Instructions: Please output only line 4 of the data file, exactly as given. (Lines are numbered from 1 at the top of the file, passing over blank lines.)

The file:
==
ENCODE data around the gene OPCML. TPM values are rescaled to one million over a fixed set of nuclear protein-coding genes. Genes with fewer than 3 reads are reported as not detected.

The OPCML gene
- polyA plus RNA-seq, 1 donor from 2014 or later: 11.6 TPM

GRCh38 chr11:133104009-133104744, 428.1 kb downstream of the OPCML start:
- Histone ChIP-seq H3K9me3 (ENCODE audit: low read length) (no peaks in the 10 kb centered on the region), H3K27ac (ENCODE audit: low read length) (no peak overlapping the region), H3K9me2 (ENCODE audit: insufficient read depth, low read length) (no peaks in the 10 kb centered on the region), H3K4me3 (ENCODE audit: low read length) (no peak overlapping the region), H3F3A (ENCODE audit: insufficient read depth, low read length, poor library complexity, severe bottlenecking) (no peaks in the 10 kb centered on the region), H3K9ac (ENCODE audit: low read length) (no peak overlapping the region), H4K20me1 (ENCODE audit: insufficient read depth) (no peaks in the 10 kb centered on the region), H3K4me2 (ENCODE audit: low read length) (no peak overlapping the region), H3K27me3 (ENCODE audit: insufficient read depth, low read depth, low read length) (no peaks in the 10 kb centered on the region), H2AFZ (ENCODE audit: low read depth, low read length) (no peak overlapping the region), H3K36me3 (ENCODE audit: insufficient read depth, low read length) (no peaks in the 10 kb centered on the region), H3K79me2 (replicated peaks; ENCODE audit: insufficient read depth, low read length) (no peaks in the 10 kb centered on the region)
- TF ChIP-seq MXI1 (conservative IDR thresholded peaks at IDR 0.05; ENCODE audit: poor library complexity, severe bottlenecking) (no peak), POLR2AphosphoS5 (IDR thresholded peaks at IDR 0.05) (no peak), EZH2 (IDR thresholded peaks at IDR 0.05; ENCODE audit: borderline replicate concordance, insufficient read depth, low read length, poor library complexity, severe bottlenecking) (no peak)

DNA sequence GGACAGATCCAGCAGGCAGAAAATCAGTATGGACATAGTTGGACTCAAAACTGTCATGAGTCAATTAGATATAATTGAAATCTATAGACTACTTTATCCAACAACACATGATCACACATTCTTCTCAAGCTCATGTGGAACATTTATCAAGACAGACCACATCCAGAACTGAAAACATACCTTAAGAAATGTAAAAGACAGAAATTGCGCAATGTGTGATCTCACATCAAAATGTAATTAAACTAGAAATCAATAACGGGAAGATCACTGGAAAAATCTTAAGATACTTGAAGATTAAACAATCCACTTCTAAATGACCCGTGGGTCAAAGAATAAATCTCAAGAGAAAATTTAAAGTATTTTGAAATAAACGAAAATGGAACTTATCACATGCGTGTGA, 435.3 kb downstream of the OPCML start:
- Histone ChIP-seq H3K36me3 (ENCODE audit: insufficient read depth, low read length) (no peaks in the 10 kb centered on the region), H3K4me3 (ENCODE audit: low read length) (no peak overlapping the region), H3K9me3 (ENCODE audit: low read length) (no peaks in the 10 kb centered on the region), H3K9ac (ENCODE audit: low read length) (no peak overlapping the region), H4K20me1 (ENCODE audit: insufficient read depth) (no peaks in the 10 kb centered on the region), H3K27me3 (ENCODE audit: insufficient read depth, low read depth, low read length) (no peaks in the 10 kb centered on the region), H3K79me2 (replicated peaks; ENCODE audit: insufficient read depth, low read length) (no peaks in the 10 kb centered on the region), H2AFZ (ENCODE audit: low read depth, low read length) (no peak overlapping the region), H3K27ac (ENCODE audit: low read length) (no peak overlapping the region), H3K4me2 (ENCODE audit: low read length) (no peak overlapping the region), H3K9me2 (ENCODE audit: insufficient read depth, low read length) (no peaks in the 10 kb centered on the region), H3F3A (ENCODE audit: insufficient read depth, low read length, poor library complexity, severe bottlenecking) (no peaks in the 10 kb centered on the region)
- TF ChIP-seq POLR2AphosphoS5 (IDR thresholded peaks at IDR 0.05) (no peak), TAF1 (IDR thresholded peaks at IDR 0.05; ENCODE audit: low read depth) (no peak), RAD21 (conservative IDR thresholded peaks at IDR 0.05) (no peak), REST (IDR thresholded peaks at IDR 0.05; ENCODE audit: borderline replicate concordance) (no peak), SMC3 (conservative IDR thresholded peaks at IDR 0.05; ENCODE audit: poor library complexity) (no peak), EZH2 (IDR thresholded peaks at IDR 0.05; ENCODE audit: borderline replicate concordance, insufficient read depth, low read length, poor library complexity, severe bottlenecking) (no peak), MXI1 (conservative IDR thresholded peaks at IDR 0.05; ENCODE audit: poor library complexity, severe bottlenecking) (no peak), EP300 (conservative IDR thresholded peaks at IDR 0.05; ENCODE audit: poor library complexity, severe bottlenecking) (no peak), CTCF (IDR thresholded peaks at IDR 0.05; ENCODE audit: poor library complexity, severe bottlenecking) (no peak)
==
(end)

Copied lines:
GRCh38 chr11:133104009-133104744, 428.1 kb downstream of the OPCML start: